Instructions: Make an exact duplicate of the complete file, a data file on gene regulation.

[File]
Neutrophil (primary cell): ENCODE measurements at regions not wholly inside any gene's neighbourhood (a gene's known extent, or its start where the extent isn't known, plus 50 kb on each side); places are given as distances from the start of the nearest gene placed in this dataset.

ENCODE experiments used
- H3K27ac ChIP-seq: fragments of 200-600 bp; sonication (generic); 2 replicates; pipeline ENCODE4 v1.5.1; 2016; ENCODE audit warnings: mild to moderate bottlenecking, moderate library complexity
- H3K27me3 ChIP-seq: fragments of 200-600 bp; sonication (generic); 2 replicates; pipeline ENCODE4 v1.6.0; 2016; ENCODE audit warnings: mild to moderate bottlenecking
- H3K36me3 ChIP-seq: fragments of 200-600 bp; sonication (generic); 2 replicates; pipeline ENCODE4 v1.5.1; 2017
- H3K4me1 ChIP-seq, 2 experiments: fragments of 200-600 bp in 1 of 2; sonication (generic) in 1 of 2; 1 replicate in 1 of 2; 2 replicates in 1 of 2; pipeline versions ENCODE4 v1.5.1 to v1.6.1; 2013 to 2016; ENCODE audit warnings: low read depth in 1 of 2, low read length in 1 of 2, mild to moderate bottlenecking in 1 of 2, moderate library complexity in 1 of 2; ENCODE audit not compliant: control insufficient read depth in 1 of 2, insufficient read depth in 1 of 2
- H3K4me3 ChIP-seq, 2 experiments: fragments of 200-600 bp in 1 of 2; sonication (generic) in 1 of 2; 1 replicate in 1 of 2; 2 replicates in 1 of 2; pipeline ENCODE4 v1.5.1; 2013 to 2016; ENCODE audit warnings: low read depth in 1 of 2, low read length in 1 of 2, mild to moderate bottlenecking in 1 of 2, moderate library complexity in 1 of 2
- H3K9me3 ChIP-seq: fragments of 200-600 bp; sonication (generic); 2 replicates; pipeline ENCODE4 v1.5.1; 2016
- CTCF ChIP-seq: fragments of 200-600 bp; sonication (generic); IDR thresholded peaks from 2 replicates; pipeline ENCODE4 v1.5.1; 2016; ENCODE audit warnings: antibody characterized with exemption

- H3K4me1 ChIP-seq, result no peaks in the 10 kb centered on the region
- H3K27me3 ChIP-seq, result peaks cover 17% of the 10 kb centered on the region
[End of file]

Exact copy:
Neutrophil (primary cell): ENCODE measurements at regions not wholly inside any gene's neighbourhood (a gene's known extent, or its start where the extent isn't known, plus 50 kb on each side); places are given as distances from the start of the nearest gene placed in this dataset.

ENCODE experiments used
- H3K27ac ChIP-seq: fragments of 200-600 bp; sonication (generic); 2 replicates; pipeline ENCODE4 v1.5.1; 2016; ENCODE audit warnings: mild to moderate bottlenecking, moderate library complexity
- H3K27me3 ChIP-seq: fragments of 200-600 bp; sonication (generic); 2 replicates; pipeline ENCODE4 v1.6.0; 2016; ENCODE audit warnings: mild to moderate bottlenecking
- H3K36me3 ChIP-seq: fragments of 200-600 bp; sonication (generic); 2 replicates; pipeline ENCODE4 v1.5.1; 2017
- H3K4me1 ChIP-seq, 2 experiments: fragments of 200-600 bp in 1 of 2; sonication (generic) in 1 of 2; 1 replicate in 1 of 2; 2 replicates in 1 of 2; pipeline versions ENCODE4 v1.5.1 to v1.6.1; 2013 to 2016; ENCODE audit warnings: low read depth in 1 of 2, low read length in 1 of 2, mild to moderate bottlenecking in 1 of 2, moderate library complexity in 1 of 2; ENCODE audit not compliant: control insufficient read depth in 1 of 2, insufficient read depth in 1 of 2
- H3K4me3 ChIP-seq, 2 experiments: fragments of 200-600 bp in 1 of 2; sonication (generic) in 1 of 2; 1 replicate in 1 of 2; 2 replicates in 1 of 2; pipeline ENCODE4 v1.5.1; 2013 to 2016; ENCODE audit warnings: low read depth in 1 of 2, low read length in 1 of 2, mild to moderate bottlenecking in 1 of 2, moderate library complexity in 1 of 2
- H3K9me3 ChIP-seq: fragments of 200-600 bp; sonication (generic); 2 replicates; pipeline ENCODE4 v1.5.1; 2016
- CTCF ChIP-seq: fragments of 200-600 bp; sonication (generic); IDR thresholded peaks from 2 replicates; pipeline ENCODE4 v1.5.1; 2016; ENCODE audit warnings: antibody characterized with exemption

- H3K4me1 ChIP-seq, result no peaks in the 10 kb centered on the region
- H3K27me3 ChIP-seq, result peaks cover 17% of the 10 kb centered on the region